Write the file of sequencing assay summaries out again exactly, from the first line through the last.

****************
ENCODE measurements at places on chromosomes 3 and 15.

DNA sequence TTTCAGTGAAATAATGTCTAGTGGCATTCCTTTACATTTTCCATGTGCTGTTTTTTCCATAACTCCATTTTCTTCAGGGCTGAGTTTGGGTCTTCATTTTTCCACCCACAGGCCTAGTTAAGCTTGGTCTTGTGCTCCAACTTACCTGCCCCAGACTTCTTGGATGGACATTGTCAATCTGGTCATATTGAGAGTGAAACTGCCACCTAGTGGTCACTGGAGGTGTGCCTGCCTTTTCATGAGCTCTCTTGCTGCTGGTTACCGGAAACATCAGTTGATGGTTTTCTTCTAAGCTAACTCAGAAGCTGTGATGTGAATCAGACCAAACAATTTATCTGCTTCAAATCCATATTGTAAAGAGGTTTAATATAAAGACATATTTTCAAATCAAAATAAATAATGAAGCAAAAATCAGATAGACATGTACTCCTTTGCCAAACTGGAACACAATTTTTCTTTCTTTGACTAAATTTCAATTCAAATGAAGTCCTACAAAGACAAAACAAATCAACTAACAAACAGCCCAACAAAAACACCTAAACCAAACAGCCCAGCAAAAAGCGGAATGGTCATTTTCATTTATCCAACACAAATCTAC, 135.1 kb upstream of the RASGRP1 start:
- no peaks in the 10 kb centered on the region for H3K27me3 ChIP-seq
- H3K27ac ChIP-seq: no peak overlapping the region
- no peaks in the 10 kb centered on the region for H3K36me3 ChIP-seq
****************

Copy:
ENCODE measurements at places on chromosomes 3 and 15.

DNA sequence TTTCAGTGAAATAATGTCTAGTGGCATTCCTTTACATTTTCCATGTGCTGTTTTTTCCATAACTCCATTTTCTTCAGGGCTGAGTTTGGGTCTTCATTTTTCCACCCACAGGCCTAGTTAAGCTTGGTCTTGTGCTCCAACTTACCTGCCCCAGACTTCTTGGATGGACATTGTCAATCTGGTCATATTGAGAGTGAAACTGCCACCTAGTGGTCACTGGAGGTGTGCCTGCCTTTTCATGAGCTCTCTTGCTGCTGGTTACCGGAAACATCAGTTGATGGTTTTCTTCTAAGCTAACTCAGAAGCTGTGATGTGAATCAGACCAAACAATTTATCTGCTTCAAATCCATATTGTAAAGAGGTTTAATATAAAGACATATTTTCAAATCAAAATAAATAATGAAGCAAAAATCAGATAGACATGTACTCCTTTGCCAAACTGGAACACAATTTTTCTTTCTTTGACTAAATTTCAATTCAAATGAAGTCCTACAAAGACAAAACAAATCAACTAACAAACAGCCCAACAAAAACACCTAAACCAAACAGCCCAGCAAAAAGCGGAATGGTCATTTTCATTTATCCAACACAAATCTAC, 135.1 kb upstream of the RASGRP1 start:
- no peaks in the 10 kb centered on the region for H3K27me3 ChIP-seq
- H3K27ac ChIP-seq: no peak overlapping the region
- no peaks in the 10 kb centered on the region for H3K36me3 ChIP-seq